As the number of screens and infotainment systems in new cars grows, so too does the need to keep the driver focused on the road. A 2020 study found that using a touchscreen display can lower reaction times by more than 50%.
‘We must guarantee the minimum interaction time with the screen, and to do this the information must be where users intuitively and naturally look for it,’ said Rubén Martínez, head of SEAT’s smart quality department. So, the carmaker has been looking at a potential solution; a pair of high-tech glasses.
Framing the solution
The wearable technology features eye-tracking capabilities powered by infrared sensors in the lenses and a camera built into the frame. Martínez explained that the sensors are capable of detecting the exact position of the iris at every moment, while everything the user sees is recorded. A 3D-eye-modelled algorithm then interprets this data and pinpoints where the driver is looking.
These glasses could bring clarity on how people interact with all kinds of devices, such as the usability of mobility apps. This would allow SEAT to better understand where users intuitively expect to find information like battery-charge level or remaining range.
Looking for accuracy
The smart quality team is working on a pilot to introduce the eye-tracker glasses in the testing of new models. Currently, the team gathers data from a varying selection of users behind the steering wheel of a SEAT Leon.
‘We’ll ask them, for example, to turn up the temperature or change the radio station and we’ll analyse which part of the screen they’ve directed their gaze at first, how long it takes them to do so and how many times they look at the road while interacting with the device,’ explains Martínez.
Beforehand these tests might have been carried out verbally; asking people about the positioning of information and controls. But Martínez points out that the brain can be deceptive, and where a person thinks they are looking is often not where they actually are. By employing this technology, these studies can gather and use more accurate data.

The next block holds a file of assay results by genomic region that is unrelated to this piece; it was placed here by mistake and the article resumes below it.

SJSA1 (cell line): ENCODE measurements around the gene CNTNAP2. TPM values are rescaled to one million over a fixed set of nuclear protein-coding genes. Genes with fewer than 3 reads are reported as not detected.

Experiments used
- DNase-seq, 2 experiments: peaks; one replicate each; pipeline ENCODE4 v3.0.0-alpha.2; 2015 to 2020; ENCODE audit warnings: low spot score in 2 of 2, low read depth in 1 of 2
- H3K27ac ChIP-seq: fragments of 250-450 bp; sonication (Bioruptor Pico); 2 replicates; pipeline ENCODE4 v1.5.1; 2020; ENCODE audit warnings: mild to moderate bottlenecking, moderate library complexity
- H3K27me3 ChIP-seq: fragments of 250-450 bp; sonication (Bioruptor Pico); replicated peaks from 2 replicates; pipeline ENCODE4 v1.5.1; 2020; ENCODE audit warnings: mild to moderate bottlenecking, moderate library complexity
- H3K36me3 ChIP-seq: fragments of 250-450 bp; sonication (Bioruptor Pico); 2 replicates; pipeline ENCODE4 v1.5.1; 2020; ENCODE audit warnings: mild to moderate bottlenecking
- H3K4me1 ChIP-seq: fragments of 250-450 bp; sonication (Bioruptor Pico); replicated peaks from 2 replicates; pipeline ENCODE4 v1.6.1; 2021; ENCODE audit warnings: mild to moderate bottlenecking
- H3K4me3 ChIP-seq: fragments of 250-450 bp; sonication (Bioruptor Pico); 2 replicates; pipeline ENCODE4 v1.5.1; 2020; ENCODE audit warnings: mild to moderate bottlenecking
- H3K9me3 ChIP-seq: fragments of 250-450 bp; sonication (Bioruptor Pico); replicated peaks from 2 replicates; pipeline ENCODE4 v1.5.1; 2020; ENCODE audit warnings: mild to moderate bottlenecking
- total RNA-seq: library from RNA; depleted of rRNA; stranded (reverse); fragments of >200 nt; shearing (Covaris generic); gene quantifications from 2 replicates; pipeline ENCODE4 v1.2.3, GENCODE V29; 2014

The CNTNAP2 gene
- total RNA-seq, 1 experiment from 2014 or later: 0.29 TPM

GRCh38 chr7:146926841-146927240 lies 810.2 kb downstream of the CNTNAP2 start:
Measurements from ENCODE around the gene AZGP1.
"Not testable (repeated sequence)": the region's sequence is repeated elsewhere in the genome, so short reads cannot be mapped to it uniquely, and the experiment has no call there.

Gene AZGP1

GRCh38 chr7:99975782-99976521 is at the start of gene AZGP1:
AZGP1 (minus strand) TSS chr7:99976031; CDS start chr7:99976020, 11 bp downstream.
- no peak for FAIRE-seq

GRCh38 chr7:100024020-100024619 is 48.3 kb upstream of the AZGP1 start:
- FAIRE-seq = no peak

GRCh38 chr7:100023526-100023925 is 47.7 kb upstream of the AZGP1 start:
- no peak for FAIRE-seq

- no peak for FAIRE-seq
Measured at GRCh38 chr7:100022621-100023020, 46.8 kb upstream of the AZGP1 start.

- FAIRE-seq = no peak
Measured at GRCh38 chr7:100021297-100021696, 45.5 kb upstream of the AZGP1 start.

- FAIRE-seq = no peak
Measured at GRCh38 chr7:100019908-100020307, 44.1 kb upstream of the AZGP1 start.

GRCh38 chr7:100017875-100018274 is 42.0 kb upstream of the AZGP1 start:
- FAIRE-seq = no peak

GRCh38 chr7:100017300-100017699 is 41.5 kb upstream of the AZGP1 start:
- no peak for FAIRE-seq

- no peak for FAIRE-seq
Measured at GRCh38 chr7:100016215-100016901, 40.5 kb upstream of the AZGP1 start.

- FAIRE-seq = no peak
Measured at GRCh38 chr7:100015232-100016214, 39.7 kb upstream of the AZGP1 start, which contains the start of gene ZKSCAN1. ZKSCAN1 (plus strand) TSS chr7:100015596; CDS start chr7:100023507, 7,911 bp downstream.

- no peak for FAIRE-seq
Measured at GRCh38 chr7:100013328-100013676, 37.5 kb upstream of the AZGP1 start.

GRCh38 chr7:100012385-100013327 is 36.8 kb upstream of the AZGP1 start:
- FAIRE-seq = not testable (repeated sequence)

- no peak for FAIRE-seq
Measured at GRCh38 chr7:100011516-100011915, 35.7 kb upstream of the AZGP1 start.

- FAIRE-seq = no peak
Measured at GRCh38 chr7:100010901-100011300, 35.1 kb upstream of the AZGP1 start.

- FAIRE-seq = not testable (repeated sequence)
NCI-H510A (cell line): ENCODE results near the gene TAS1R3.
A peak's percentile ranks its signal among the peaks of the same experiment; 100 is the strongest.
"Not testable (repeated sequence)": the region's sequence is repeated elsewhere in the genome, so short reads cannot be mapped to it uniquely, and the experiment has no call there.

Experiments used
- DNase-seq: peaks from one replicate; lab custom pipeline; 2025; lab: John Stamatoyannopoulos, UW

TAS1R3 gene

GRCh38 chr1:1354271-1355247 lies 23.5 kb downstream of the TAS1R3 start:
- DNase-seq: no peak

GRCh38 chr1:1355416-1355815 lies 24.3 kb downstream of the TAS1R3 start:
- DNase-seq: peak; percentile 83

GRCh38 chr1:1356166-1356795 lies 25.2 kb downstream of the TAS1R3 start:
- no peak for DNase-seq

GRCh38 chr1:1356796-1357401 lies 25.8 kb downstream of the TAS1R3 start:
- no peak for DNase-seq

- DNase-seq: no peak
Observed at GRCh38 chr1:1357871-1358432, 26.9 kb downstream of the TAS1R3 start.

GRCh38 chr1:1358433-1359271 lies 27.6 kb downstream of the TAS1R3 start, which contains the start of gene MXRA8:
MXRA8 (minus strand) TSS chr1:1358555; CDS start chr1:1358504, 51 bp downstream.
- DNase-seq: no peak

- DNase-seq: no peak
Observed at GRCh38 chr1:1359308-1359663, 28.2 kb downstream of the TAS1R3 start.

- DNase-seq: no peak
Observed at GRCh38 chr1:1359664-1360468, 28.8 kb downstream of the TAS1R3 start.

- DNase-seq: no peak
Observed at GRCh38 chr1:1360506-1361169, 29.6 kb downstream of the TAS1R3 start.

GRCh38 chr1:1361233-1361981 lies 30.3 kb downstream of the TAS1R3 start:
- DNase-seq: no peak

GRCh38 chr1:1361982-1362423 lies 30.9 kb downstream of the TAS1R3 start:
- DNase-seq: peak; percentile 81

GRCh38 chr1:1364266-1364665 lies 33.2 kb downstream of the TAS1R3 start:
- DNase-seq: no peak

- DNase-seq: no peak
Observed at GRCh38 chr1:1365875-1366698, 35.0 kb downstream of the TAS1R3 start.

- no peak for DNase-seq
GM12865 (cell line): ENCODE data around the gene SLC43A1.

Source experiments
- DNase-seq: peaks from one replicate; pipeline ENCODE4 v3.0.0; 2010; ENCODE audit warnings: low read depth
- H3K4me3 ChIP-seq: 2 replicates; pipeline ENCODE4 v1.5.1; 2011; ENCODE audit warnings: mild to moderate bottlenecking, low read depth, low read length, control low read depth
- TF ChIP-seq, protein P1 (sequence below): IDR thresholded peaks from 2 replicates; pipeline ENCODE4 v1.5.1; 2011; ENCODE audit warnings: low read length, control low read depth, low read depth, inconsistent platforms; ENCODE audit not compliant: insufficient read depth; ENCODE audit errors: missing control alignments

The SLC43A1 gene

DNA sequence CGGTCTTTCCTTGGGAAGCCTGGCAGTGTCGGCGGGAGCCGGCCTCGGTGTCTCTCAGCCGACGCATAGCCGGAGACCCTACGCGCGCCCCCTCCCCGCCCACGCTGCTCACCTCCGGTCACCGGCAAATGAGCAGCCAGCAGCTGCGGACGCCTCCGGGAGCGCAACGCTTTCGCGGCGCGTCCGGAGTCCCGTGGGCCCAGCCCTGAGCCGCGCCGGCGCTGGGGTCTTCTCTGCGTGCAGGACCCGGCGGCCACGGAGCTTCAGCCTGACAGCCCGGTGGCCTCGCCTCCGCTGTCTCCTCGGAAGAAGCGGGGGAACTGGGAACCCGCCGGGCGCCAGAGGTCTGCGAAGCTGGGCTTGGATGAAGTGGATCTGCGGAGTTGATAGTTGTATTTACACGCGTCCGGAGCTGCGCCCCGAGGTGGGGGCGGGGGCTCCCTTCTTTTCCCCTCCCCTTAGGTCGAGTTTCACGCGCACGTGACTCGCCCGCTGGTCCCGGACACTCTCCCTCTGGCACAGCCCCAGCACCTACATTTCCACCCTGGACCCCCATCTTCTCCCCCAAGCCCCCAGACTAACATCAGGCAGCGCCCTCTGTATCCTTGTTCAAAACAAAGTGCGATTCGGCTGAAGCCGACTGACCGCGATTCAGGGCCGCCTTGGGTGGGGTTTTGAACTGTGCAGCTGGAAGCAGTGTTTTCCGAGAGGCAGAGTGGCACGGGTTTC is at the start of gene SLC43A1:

Interpreting the data
But how is this data understood? The smart quality department employs an algorithm to understand the behaviour patterns of where a driver looks, through a system of indicators. One of which is a heat-zone indicator, which displays the intensity of each focus of attention. ‘The red spot, which indicates the greatest number of impacts, should always be on the road,’ Martínez said.
Another indicator is the order in which the driver looks, revealing where they may expect to find a certain function or instrument. For example, developers might have believed in the past that the lower portion of the screen is the most accessible. But the eye-tracker glasses could reveal that the majority of drivers first look at the upper part of the screen instead.
These usability patterns will be essential in the development of central consoles, helping determine the most useful size, location, and distribution of information for the driver. ‘This technology will help us humanise the interfaces, improving the user experience. With it we’ll certainly go a step further in the quality of the infotainment console of the future,’ Martínez concluded.
By designing cars around genuine human interaction, SEAT’s upcoming generation of vehicles could look very different and function in a completely new way. So, the carmaker must ensure the sample size of drivers in its studies is diverse enough to represent its entire customer base. Otherwise, it could risk alienating under-represented customers. This may include those drivers with particular needs or who have become accustomed to the layout of legacy systems.